THE bodies found in cases won by a family in a Storage Wars-style auction are those of two young children.
Police said the decomposing bodies may have been hidden for years before they were found by a family sifting through the contents of an abandoned storage in New Zealand.
Buyers are not allowed to examine the contents before bidding on a unit and the unwitting family towed what they bought back on trailer.
Cops arrived at their house in Auckland on Thursday after being called in by the shaken buyers, as neighbours reported a hideous smell coming from the home.
Detective Inspector Tofilau Faamanuia Vaaelua has now revealed the two bodies are those of two children aged between five and ten-years-old.
They may have been inside two suitcases of similar size for between three and four years, he said.
"I really feel for the families of these victims," Vaaelua said.
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"This is no easy investigation. No matter how long or how many years you serve and investigate horrific cases like this, it’s never an easy task.
"The investigation team is working very hard to hold accountable the person or persons responsible for the death of these children."
Household and personal items found alongside the suitcases are helping provide clues to identify the victims, said Mr Vaaelua .
He also revealed that police in New Zealand are working with international criminal agency Interpol in their investigation.
The relatives of the victims are thought to be in New Zealand but confirmed family who found the bodies are not involved.
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The children had not yet been identified and Vaaelua said he felt for their families, who might not be aware they were dead.
"A lot of us are parents and we have a job to do and we're doing our very best to identify the victims," he said.
"What I can say is we are making very good progress with DNA inquiries."
A neighbour said at the time of the discovery week said in the trailer which transported the suitcases there was "kids stuff in the back of the trailer: prams, toys, walker".
Three hearses were seen outside the property as the remains were taken away for examination.
A neighbour said there was a noticeable stench coming from the house – and suspected the bodies had been "diced up".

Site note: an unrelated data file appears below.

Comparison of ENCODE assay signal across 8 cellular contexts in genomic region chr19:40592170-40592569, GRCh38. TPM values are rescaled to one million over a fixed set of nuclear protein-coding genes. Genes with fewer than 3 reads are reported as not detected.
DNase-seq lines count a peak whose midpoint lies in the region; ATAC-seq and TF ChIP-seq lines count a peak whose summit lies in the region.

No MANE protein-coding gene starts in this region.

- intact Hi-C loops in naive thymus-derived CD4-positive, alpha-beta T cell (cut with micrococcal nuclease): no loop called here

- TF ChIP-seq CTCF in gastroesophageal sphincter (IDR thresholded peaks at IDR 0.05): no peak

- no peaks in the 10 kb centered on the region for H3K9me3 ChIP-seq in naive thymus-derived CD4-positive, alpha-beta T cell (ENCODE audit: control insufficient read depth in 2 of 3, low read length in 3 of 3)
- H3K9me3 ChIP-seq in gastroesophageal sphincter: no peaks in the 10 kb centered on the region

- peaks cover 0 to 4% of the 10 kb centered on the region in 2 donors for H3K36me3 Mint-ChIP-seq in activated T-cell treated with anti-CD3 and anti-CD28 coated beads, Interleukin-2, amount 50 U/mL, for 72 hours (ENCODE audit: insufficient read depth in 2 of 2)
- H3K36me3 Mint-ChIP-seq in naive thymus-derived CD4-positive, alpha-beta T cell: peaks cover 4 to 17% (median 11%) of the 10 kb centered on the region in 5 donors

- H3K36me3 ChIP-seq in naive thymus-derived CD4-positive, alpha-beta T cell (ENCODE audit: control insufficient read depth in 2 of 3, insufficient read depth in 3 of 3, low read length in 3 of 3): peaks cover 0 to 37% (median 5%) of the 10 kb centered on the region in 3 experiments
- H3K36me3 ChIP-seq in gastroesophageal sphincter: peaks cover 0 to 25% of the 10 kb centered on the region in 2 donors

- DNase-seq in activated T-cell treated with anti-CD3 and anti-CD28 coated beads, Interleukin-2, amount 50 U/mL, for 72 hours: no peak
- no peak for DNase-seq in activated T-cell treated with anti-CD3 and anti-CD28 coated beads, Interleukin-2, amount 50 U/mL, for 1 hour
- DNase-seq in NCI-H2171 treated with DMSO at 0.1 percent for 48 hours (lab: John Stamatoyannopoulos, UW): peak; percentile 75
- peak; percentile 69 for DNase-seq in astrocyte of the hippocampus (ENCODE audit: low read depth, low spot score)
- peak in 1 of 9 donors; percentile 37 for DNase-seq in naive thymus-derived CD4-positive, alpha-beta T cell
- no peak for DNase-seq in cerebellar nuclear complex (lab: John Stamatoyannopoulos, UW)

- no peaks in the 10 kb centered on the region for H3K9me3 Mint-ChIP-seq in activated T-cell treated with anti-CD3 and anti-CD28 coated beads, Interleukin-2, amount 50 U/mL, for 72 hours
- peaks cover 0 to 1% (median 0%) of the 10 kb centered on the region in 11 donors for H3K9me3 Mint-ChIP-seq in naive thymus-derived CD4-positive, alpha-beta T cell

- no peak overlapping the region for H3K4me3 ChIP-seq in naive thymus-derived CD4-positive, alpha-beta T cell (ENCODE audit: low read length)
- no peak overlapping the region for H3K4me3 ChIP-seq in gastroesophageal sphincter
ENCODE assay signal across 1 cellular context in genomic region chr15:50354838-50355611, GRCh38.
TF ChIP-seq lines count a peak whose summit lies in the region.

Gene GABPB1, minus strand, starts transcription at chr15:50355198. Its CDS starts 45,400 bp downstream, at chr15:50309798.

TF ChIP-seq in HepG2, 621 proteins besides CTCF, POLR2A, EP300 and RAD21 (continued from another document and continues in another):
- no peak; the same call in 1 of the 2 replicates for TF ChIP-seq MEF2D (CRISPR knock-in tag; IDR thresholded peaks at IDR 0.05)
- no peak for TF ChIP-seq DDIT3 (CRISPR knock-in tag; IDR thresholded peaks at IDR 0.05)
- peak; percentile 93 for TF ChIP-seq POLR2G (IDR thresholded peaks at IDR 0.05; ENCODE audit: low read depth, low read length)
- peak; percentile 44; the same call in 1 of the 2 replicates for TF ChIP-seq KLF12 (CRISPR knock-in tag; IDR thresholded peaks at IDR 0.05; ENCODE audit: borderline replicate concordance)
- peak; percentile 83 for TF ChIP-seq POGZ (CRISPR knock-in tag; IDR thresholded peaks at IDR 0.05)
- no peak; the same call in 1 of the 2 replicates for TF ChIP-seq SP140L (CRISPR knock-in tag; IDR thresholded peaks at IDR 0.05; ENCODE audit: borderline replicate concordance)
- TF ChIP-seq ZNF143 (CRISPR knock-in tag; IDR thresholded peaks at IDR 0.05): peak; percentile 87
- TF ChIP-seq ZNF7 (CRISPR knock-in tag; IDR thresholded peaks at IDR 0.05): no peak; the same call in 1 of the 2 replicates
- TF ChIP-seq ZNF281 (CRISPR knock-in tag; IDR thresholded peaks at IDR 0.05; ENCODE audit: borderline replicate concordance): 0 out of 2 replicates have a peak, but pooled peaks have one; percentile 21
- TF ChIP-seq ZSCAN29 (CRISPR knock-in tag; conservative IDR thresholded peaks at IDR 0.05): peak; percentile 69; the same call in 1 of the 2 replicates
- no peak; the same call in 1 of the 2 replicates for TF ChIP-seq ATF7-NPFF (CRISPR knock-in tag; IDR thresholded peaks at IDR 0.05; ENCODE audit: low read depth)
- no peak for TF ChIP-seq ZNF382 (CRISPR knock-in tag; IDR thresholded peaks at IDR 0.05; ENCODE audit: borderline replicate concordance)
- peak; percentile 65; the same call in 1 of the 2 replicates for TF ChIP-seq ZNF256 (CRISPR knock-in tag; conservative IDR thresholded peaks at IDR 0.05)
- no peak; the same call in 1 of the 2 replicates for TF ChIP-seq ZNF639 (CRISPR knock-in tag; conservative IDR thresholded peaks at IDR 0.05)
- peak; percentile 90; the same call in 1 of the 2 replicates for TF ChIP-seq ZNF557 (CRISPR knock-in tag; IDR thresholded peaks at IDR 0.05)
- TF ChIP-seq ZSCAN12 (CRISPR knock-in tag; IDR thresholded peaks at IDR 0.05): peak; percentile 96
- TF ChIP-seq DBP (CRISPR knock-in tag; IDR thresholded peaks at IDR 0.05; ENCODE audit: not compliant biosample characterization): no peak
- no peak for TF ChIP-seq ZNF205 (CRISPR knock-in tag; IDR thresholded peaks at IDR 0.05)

They said: "Whatever happened… [they] must have been diced up, the way they carried the bodies in to the hearse.
"It was just a small distance handing the remains into the hearse.
"I could smell it here. I thought it was a dead cat or something.
"They brought it back on a trailer. How did they not pick up the smell?
"I knew that because I'm a pig hunter and when carcass go bad it's the same smell. That's why I thought it was a dead animal."
It comes after a family member said his relatives had no idea how many bodies had been found.
Another neighbour, Shelton Honana, told Newshub: "I feel sorry for the family because they've got nothing to do with it.
"Whoever did do it… front up. It's a bit unfair, bro. It's horrific, f***ing scary."
The boss of the storage unit company, Safe Store Ltd, confirmed the business is cooperating with the cops in the grisly investigation.
“We won’t say anything because it is under police investigation, and we are cooperating with police,” the director said.
A cordon was put up around the house over the weekend as forensic workers scoured the scene.
A post-mortem examination is now being carried out on the remains.
Companies often auction off abandoned units to get back some of the unpaid rent – a practice which even inspired TV show Storage Wars in the US.
The series set in California has run for more than a decade starting in 2010 – with the latest series in 2021.
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Storage units are auctioned off when rent hasn't been paid for three months.
Buyers can view the contents for just five minutes – but they are not allowed to enter the storage unit or open any boxes.
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